The Committee to Defend the President (CDP), a pro-Trump PAC, has filed a lawsuit against the Federal Election Commission (FEC) for allegedly ignoring complaints of a supposed money laundering scheme used by failed Democrat presidential candidate Hillary Clinton’s campaign and the DNC.

CDP alleges that the campaign and DNC “used state chapters as strawmen to launder as much as $84 million in an effort to circumvent campaign donation limits, and the Federal Election Commission ignored complaints exposing the practice.”

From Fox News:

On Monday, the CDP filed a lawsuit against the FEC with the U.S. District Court for the District of Columbia. They claim that the commission failed to act, calling the inaction “arbitrary, capricious, contrary to law, and an abuse of discretion.”

A copy of the suit obtained by Fox News urges the court to exercise its statutory authority under the Federal Election Campaign Act and take action against what they say is an unprecedented scheme to circumvent federal campaign finance law.

“We urge the Court to step in and demand action from the FEC,” Harvey said. “The American people demand that our most corrupt political figures answer for their transgressions.”

In its original complaint, the CDP alleges that about $84 million was funneled illegally from the DNC through state party chapters and back into the war chest of the Clinton campaign.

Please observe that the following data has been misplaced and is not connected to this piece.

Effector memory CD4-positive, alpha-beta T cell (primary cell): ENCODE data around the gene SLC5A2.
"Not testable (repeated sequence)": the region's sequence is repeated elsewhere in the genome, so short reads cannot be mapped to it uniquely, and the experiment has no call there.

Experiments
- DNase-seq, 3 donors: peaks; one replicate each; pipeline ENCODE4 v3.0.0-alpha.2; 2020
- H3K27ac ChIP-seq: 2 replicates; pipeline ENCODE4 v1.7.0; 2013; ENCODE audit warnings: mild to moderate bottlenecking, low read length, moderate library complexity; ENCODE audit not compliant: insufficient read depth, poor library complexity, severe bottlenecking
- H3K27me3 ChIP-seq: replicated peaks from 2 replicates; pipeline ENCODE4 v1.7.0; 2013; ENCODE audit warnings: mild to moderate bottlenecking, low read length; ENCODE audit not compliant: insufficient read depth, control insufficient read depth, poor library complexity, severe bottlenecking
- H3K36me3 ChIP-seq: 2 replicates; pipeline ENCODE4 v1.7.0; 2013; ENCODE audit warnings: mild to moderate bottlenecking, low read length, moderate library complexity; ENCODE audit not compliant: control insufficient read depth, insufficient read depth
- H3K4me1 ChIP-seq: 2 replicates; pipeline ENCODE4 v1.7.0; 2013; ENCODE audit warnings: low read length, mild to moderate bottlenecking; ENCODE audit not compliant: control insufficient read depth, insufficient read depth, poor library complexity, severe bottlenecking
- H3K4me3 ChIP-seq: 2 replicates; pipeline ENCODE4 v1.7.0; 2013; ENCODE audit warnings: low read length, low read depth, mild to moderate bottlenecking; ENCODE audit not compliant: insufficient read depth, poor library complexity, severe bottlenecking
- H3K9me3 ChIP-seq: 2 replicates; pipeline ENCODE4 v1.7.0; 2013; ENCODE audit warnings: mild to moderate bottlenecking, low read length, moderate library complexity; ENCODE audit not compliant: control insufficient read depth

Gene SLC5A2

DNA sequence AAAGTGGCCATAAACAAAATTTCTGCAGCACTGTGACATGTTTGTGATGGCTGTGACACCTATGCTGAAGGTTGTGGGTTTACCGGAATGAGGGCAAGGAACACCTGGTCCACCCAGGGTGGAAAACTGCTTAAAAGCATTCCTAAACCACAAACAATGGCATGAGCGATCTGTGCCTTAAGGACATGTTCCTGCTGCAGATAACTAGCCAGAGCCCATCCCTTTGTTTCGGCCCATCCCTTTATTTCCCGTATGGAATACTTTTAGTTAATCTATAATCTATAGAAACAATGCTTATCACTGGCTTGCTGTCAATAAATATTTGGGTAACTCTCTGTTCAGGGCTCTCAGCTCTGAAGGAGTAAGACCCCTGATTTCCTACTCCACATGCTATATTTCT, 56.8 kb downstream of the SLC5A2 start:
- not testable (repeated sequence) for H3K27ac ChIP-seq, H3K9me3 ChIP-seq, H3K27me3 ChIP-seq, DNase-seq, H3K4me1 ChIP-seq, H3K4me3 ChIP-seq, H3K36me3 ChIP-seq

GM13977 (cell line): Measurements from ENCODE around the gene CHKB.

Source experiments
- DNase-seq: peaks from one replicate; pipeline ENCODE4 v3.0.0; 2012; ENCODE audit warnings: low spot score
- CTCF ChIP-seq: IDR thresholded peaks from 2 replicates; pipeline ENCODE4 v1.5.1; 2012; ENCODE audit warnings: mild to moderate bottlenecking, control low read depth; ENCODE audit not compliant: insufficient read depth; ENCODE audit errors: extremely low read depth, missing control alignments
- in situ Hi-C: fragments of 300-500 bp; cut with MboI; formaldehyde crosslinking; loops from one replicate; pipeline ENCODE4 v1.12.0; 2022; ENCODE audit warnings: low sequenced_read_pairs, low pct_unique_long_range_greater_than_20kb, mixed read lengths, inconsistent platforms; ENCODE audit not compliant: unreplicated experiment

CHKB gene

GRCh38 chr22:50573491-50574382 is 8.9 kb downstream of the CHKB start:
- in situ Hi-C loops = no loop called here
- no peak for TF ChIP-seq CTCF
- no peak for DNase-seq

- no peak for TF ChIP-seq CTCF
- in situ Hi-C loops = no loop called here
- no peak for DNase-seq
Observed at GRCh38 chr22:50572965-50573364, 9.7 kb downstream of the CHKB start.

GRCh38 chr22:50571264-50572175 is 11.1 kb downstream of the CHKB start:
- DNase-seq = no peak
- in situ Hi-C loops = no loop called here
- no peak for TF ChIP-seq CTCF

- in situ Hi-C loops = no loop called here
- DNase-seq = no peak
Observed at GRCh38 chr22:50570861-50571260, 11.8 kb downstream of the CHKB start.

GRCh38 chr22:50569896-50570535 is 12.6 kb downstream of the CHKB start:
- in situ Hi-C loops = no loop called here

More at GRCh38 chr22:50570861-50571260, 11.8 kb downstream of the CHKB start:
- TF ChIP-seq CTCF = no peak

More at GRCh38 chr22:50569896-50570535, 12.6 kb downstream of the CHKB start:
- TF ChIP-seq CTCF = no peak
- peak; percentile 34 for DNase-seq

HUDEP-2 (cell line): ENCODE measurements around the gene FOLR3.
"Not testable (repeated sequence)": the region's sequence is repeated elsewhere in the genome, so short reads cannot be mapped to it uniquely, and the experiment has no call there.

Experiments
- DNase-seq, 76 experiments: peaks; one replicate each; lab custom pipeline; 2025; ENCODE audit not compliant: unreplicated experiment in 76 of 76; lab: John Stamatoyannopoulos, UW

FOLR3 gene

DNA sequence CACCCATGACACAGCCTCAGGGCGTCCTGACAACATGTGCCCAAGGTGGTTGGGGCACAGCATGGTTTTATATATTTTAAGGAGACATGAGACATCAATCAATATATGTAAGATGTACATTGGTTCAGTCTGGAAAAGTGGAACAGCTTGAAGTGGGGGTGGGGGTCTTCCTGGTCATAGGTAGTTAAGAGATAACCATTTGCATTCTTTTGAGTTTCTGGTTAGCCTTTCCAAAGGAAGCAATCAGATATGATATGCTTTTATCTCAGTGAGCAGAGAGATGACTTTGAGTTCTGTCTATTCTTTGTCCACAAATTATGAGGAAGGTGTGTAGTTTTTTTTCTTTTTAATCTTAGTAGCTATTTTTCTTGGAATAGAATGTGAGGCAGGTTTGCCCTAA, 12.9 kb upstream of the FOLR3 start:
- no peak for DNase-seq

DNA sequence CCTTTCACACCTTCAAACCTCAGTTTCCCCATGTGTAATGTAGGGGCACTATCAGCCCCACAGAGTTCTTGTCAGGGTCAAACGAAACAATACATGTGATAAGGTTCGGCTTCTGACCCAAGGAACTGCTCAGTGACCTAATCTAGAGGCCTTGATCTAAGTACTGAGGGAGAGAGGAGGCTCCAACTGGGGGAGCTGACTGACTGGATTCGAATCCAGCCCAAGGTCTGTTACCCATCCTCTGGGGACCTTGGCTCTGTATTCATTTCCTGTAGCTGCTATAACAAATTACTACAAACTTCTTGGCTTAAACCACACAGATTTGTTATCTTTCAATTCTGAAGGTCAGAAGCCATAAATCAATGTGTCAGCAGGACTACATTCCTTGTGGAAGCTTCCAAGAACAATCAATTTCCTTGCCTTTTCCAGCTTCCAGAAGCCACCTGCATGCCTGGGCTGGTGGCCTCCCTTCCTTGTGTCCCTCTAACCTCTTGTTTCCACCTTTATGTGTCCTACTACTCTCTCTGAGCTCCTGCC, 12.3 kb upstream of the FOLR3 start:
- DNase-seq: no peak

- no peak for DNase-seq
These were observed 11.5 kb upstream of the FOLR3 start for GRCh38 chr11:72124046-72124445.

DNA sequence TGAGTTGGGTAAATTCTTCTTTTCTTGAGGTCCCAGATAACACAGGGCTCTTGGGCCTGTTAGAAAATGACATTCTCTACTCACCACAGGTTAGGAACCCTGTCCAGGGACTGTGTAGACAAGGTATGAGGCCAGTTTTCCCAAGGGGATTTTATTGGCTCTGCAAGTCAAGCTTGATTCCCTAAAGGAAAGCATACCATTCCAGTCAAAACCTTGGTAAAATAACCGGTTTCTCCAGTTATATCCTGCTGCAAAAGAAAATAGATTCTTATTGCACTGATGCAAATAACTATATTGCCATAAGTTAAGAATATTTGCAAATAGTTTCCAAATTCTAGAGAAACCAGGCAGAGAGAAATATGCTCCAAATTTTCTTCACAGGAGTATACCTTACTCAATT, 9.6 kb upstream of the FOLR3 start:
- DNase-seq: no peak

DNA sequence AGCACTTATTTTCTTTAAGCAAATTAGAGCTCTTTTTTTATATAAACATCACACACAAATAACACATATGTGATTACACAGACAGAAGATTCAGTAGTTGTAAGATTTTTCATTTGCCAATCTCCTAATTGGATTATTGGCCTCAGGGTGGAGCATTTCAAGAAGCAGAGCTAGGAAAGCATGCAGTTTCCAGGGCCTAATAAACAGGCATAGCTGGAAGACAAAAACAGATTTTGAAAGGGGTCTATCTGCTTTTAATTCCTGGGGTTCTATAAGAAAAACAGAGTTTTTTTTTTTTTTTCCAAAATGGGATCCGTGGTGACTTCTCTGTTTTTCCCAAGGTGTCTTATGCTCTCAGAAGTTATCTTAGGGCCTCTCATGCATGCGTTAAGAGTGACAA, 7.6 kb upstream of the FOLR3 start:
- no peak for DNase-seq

CDP first launched the accusations on December 15, 2017. A few days later the group received an acknowledgement from the FEC that the commission would send them a notification when the FEC “takes final action” on the complaint.

The group’s complaint to the FEC claimed that the Hillary Victory Fund (HVF) reached out to big name donors like Calvin Klein for money and allegedly sent that money “through state chapters and back to the DNC before ending up with the Clinton campaign.”

The complaint stated that FEC records available to the the public show that throughout the 2016 campaign, “HVF would purportedly transfer funds to its constituent political committees, which included between 34 and 40 state parties” and then either on that same day or the next, “every single one of those state parties purportedly contributed all of those funds to the DNC.”

Don’t forget that former DNC Donna Brazile talked about money moved around in the DNC:

“Individuals who had maxed out their $2,700 contribution limit to the campaign could write an additional check for $353,400 to the Hillary Victory Fund—that figure represented $10,000 to each of the 32 states’ parties who were part of the Victory Fund agreement—$320,000—and $33,400 to the DNC,” reads a passage from the book. “The money would be deposited in the states first, and transferred to the DNC shortly after that. Money in the battleground states usually stayed in that state, but all the other states funneled that money directly to the DNC, which quickly transferred the money to [Clinton campaign headquarters in] Brooklyn.”

Brazile took issue with this, saying that it signified the victory fund was going to Clinton before she received the nomination.

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